- The Washington Times - Tuesday, April 9, 2002

KONYA, Turkey Large pro-Palestinian street demonstrations and the drumbeat of a news media harshly critical of Israeli Prime Minister Ariel Sharon have placed Turkey's strategic ties with Israel under massive strain as Ankara seeks to quietly retain military and intelligence contact with Tel Aviv.

A demonstration at Konya's 13th-century Iplikci Mosque was one of several held in Turkish cities over the weekend as thousands of people vented their anger against Israeli attacks on Palestinians.

But the demonstrators were equally outraged at their own government for maintaining close military ties with Israel when its army is moving against fellow Muslims.

"It is an outrage that we have these connections with Israel," said Murat Yildirim, a graduate student in engineering who held a placard equating Mr. Sharon with Adolph Hitler.

"We should be standing alongside our Muslim brothers, but how can we do that when our government signs contracts with Sharon?" Mr. Yildirim said.

He referred to the approval last month of a $668 million contract given to Israel Military Industries to upgrade 170 of Turkey's U.S.-made M-60 A-1 battle tanks.

Opposition politicians and influential journalists have called for the contract to be abrogated since Israel's incursion into the West Bank and detention of Palestinian leader Yasser Arafat.

The Israeli-Turkish relationship began as a strategic move by Ankara to squeeze Syria into halting its support for the Kurdish PKK separatist guerrilla group.

That strategy bore fruit when Damascus expelled PKK leader Abdullah Ocalan, who was later captured in 1999 by Turkish operatives, reportedly with support from Israel's Mossad intelligence agency.

The military leadership and Prime Minister Bulent Ecevit said they have no intentions of canceling the tank contract, which was negotiated over the past 18 months.

"We attach great importance to our relations with Israel," Mr. Ecevit said on Friday after he was forced to backtrack on a comment that the Israelis were committing "genocide" against the Palestinians.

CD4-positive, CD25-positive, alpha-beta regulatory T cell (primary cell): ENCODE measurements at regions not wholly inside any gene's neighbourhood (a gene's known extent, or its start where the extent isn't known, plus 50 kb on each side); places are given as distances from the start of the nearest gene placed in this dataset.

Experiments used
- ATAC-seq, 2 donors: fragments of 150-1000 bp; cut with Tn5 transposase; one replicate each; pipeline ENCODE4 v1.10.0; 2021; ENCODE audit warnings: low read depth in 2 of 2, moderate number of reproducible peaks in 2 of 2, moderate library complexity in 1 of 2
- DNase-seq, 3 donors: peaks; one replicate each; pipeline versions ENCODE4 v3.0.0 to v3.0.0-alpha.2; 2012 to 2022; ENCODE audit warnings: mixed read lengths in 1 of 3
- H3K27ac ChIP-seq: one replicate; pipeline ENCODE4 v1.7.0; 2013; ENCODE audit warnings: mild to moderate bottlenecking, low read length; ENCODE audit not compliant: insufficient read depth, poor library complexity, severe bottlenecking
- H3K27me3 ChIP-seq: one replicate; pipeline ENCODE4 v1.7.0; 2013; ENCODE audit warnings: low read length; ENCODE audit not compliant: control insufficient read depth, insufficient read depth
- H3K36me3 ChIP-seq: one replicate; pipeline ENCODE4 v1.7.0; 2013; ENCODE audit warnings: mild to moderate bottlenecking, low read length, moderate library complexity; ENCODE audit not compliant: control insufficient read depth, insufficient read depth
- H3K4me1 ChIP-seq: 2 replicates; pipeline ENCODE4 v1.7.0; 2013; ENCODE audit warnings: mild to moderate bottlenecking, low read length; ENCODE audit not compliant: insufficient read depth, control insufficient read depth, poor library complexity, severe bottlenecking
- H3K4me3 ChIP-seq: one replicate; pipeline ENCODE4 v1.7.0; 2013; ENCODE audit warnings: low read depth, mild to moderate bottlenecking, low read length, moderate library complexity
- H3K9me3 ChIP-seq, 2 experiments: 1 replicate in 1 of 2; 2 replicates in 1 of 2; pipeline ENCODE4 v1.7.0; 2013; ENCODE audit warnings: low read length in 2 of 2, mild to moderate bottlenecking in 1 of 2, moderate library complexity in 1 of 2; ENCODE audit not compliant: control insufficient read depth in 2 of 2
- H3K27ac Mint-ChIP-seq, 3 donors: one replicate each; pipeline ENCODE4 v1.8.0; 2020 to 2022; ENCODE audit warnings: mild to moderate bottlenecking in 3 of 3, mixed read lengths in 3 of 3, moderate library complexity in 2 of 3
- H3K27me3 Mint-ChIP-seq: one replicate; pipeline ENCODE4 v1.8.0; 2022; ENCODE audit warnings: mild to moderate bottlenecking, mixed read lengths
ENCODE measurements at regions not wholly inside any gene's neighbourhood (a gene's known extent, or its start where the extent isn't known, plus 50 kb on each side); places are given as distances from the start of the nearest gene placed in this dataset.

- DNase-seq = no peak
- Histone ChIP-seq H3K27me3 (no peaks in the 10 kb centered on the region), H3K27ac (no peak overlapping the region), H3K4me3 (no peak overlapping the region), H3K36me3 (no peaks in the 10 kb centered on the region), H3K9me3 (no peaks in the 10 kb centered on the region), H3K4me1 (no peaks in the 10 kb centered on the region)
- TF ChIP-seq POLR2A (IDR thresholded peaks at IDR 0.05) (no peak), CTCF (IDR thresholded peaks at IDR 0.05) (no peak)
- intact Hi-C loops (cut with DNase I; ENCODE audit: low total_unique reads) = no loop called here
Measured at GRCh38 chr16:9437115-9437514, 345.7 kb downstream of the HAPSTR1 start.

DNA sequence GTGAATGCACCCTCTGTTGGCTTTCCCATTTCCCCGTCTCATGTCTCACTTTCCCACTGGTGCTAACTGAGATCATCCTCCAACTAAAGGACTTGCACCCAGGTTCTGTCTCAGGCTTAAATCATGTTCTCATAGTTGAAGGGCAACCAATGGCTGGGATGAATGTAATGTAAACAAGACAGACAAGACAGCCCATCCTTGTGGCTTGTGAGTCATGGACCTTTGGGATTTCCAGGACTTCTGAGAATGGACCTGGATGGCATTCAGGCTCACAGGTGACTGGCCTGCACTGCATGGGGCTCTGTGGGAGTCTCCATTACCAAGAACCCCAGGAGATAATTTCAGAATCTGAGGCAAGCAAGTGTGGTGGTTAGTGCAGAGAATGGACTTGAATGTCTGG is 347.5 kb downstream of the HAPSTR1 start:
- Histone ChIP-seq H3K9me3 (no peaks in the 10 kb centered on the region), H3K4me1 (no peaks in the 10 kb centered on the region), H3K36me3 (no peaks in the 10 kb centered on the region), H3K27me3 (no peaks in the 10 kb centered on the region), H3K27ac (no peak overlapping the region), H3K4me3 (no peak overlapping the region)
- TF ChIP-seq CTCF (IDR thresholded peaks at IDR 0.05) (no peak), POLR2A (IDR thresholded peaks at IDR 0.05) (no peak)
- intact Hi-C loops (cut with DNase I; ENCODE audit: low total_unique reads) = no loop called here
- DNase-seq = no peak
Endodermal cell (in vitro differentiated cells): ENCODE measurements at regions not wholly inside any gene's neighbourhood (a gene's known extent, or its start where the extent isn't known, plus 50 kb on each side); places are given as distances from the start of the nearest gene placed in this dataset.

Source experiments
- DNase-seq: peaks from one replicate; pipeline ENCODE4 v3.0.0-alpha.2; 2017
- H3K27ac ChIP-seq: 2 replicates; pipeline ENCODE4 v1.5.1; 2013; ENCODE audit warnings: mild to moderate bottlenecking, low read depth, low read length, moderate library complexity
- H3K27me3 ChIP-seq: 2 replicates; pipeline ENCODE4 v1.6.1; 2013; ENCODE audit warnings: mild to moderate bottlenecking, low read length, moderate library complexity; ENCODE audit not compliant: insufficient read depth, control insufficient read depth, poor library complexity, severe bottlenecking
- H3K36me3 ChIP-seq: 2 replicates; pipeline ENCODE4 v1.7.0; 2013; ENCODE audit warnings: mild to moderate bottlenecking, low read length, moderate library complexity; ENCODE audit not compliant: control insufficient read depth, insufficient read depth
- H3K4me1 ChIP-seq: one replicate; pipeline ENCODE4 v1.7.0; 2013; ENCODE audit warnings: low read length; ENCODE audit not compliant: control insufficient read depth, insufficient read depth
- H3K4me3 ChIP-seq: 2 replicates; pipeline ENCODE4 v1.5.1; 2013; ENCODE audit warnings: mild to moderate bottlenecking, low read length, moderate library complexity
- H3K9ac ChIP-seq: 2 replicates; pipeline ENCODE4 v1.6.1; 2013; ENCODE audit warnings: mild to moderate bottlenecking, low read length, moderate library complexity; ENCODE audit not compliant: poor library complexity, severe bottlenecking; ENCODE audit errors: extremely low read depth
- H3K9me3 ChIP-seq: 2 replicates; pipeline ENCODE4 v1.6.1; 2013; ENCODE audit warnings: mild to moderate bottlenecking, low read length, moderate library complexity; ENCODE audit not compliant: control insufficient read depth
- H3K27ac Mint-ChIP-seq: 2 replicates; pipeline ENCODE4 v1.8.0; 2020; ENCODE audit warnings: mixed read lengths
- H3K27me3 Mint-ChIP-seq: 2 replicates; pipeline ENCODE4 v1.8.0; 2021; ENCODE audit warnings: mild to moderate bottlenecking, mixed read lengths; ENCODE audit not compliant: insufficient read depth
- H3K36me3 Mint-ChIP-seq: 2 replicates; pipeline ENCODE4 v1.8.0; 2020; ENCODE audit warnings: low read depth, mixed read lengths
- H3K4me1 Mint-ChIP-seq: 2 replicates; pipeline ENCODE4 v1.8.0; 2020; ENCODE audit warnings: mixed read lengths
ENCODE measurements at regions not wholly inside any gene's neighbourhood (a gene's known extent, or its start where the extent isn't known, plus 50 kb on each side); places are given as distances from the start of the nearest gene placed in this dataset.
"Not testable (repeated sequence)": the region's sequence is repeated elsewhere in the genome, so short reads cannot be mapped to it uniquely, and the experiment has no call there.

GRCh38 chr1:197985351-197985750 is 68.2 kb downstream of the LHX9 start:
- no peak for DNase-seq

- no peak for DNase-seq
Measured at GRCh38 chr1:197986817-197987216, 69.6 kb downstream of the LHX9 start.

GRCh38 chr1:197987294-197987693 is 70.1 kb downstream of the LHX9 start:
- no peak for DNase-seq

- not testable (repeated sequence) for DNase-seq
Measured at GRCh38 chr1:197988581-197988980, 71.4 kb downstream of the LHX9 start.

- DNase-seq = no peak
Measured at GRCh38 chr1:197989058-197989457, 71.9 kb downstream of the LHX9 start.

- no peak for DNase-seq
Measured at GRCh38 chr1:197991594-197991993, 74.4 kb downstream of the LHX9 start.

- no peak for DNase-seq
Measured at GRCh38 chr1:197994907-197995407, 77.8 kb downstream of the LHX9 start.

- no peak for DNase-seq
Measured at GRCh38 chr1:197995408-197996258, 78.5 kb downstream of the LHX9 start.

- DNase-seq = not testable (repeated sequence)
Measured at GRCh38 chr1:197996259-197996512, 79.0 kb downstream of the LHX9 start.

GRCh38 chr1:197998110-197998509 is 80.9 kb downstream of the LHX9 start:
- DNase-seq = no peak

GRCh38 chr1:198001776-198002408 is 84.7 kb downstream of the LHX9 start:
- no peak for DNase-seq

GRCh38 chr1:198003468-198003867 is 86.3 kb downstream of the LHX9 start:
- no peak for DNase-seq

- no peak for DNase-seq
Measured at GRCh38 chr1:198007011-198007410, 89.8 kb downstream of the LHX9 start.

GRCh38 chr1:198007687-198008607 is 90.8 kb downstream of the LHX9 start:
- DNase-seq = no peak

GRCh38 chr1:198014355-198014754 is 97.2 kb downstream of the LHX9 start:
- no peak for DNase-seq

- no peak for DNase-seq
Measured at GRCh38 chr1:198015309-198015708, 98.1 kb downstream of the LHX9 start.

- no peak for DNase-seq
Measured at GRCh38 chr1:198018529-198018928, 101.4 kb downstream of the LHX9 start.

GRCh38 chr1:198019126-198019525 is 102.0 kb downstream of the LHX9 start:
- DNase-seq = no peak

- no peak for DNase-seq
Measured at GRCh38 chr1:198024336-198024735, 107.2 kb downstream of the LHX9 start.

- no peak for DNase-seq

The Turkish dilemma comes amid continuing protests throughout the Islamic world against Israel.

In Kuwait yesterday, thousands took to the streets in the biggest pro-Palestinian rally there since the Gulf war.

In Jordan, police clashed with protesters, and King Abdullah II said he would tolerate no disunity in his country.

Palestinians form the majority of Jordan's population and are becoming harder to placate.

Jordanian police fired tear gas at thousands of protesting Palestinians in the second day of clashes at Beqaa, a refugee camp on the outskirts of Amman, Reuters news agency reported.

King Abdullah told Jordanians in a televised address he would deal with any potential threats to the country's stability arising from such protests.

"The Jordanians, people and institutions, are angry at what is happening in Palestinian land. But the stability and national unity of Jordan is a red line," the monarch said in a televised speech to the Cabinet.

In 1970, Jordan's late King Hussein won a civil war and drove the Palestinian fighting core out of Jordan.

Protesters marching to Kuwait's parliament for a rally, which witnesses said numbered well over 10,000, called on Arab leaders to support the Palestinians, Reuters also reported.

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